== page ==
May 16, 2018

A Huge Oversupply Of Over-Commoditised New Boxes

A report from the Financial Post in Canada. “The president of Toronto’s real estate board warned leaders of the Ontario Real Estate Association, headed by a former Progressive Conservative leader, to ’stay in their lane’ in an emphatic letter that relays his concerns that the provincial group is stoking fears about the housing market and becoming too political. In his letter, tim Syrianos detailed concerns about the recently launched OREA ad campaign, called ‘Keep the Dream Alive,’ saying it is far too negative and suggests that the dream of home ownership is dying — pointing out it will have a particularly negative effect on the Toronto market.”

“‘The negative tone reflected in the recently released commercial could have psychological consequences for consumers and could provoke further unwarranted negative government intervention,’ he wrote. The campaign comes at a particularly troubling time for TREB, which has estimated there were 32 per cent fewer home sales in the Toronto- area in April compared to the record highs recorded in same month last year. Home prices took a 12 per cent hit compared to the same month a year ago. That’s bad news for realtors, who earn commission from every sale.”

From CBC News in Canada. “Canada’s mortgage stress test is reinforcing the migration of home buyers from Toronto to Hamilton in search of deals. And that is adding to the already competitive market created by the stress test, which is cutting the buying power of house hunters in Hamilton. Realtors Association of Hamilton-Burlington CEO George O’Neill said the average price for all property types dropped 8.9 per cent last month, compared to the same period last year — from $609,664 to $555,661. Meanwhile, he said, the buying power of people looking to purchase a home has plummeted an estimated 15 per cent since the new mortgage rules were put in place on Jan. 1.”

“The stress test was introduced by the Office of the Superintendent of Financial Institution as a tool try to cool the country’s hot housing market. Now, in order to get a loan from a federally regulated lender, home buyers have to prove they would be able to pay their loan if interest rates became higher than they are today. That means a buyer who in the past would have qualified for a 3.09 per cent loan now has to qualify at a rate of 5.14 per cent, according to a recent report from real estate company Royal Lepage. So, the same buyer who qualified for a $486,674 home at the old percentage has been bumped down to a residence worth $406,479.”

From the Guardian in the UK. “Construction of luxury flats in central London dropped by a quarter last year, with apartments housed in developments dubbed ‘posh ghost towers’ struggling to sell. New-build starts in the capital in 2017 dropped by 25.4% compared with 2016, according to a report. Naomi Heaton, the chief executive of LCP, said developers were scaling back their ambitions after realising there was ‘a huge oversupply of over-commoditised new-build boxes’ in London.”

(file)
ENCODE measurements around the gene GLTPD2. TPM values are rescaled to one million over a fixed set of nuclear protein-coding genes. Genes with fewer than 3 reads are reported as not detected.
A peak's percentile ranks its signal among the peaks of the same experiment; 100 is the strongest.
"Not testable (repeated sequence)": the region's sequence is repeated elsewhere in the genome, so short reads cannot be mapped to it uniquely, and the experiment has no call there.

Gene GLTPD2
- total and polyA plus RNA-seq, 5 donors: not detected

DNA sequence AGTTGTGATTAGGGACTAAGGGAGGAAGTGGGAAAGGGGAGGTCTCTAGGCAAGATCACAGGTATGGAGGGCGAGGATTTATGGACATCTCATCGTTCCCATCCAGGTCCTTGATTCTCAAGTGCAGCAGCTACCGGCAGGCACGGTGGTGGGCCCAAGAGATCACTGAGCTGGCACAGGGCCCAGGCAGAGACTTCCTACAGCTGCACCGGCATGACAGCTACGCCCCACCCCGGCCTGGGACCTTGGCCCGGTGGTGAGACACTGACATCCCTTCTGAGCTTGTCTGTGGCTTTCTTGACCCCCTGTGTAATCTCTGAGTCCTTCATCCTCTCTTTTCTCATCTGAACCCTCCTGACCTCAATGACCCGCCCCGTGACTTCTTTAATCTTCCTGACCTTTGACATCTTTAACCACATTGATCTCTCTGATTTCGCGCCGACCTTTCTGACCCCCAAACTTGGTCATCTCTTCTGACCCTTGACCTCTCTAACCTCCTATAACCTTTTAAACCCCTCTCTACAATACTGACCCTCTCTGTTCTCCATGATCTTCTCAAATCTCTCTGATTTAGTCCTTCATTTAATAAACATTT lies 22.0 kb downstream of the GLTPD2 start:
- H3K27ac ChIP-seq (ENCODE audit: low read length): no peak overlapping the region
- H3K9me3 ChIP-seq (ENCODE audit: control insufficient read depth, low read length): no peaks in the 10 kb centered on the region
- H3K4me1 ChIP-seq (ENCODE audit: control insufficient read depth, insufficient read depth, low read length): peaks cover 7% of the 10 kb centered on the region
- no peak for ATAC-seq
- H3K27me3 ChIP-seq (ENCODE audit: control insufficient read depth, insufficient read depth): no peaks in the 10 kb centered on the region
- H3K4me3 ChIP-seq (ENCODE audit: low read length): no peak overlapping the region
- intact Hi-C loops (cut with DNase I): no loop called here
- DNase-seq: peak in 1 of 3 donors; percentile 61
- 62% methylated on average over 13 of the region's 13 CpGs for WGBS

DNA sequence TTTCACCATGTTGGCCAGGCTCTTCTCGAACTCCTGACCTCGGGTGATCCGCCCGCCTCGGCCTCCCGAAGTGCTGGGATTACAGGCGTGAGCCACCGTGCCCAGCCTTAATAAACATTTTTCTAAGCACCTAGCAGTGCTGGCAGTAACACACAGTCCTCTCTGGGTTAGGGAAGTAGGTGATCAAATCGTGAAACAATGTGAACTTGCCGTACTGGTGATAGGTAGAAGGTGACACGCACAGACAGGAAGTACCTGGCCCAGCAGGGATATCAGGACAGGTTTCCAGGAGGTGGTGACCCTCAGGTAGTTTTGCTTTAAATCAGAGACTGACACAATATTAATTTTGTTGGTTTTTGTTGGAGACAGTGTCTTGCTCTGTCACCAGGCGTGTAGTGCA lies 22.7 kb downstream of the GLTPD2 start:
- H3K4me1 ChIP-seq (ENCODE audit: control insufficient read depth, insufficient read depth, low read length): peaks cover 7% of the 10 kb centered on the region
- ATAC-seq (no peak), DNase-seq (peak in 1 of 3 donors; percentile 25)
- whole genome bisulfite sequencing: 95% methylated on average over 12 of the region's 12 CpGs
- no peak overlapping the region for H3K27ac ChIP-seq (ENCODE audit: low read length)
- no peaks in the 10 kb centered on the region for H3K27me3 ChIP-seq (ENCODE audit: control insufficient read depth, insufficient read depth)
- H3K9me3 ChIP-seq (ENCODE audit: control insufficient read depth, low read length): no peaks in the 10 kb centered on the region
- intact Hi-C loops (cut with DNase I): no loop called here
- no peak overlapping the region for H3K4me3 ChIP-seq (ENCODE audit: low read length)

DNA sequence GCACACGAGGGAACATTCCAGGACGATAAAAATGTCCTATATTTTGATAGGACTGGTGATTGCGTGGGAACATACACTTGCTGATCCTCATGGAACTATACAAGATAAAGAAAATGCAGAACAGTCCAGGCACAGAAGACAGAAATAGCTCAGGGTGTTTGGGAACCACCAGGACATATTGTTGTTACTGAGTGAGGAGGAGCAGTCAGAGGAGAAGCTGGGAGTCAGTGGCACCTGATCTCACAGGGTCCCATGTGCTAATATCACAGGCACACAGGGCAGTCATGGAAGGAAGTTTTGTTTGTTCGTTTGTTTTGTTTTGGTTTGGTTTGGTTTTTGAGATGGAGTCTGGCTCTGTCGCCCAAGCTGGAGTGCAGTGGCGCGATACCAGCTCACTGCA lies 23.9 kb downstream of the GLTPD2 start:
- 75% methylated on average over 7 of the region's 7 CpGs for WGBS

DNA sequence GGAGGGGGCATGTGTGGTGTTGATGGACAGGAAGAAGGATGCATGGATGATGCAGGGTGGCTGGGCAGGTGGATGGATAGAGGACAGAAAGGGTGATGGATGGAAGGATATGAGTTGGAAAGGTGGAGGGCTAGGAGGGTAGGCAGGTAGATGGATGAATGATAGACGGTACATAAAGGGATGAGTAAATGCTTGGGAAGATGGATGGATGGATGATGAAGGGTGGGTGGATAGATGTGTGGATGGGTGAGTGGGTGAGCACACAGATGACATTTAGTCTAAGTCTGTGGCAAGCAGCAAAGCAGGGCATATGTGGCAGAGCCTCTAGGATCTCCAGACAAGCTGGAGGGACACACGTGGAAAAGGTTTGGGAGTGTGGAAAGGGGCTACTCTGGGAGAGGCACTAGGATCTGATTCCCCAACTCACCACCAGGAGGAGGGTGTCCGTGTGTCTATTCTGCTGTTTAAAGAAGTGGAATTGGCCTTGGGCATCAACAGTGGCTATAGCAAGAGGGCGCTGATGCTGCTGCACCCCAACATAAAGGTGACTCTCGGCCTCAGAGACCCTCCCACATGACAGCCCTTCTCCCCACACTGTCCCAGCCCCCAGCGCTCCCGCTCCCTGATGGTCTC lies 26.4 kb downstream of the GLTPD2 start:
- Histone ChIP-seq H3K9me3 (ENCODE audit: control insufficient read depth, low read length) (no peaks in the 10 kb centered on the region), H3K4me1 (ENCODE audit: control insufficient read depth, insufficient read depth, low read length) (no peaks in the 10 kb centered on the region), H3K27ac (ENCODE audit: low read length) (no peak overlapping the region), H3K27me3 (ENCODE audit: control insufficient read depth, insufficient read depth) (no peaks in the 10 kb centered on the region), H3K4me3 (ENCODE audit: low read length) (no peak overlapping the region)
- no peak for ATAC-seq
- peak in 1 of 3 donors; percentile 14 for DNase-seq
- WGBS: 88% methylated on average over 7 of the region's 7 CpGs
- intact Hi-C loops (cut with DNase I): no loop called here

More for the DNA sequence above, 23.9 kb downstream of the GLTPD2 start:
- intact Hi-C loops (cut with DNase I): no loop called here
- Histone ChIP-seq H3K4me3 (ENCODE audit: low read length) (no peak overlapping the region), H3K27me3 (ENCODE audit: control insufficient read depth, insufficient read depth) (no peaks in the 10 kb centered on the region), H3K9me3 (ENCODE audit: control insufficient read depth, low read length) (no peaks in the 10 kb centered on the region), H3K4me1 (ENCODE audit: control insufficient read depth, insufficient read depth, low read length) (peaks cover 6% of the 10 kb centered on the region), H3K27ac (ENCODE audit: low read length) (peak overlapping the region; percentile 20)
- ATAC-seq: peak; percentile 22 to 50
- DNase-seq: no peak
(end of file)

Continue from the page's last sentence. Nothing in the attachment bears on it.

“‘An awful lot of what was built was generic and overpriced and they struggled to sell it,’ she said. ‘Historically, a lot of properties would have been bought by overseas investors in the assumption that they could flip it and sell it on at a huge profit, but now there is huge nervousness following increases in stamp duty and the the impact of Brexit.’”

From Globes on Israel. “Home prices have fallen 2.15% over the past five months and will continue declining says market analyst Moshe Kashi. The carry trade cash flow has become negative. This is where investors enter the picture. In 2017 the average mortgage interest rate was once more higher than the return obtained from a leveraged purchase and renting out of an apartment. The result is that a leveraged housing purchase now generates a negative monthly cash flow for an investor. This means that buying a housing unit for investment requires additional capital investment beyond the initial capital, with the investor expecting future capital gains when the property is sold.”

“This situation is restraining demand in the investment housing market, reflected for the past year in a decrease in the proportion of housing units purchased for investment purposes. In 2008-2011, the period of the big boom in housing prices, the number of supply months was less than 10 months, and even reached seven months in late 2010. As of January 2018, the number of housing supply months was 13.4, which is likely to generate pressure on developers to reduce their inventory of housing units by compromising on the price. This is already being reflected in the housing prices index.”

From The National on Dubai. “Residential sales and rental prices in Dubai continued to decline in the first quarter, and the trend is expected to persist throughout the rest of 2018, the third year in a row of a market slump, according to Core Savills. For apartment sales, Downtown Dubai and Dubai Marina saw the sharpest year-on-year price declines in the first quarter of of the year, at 7.5 per cent and 6.6 per cent, due to a large number of new launches in those areas, which shifted demand to off-plan stock.”

“‘The cascading effect of new stock impacting secondary sales prices, either within the community or in the adjoining areas, is one of the strongest reasons causing a delay in sales price recovery,’ said Edward Macura, partner at Core Savills.”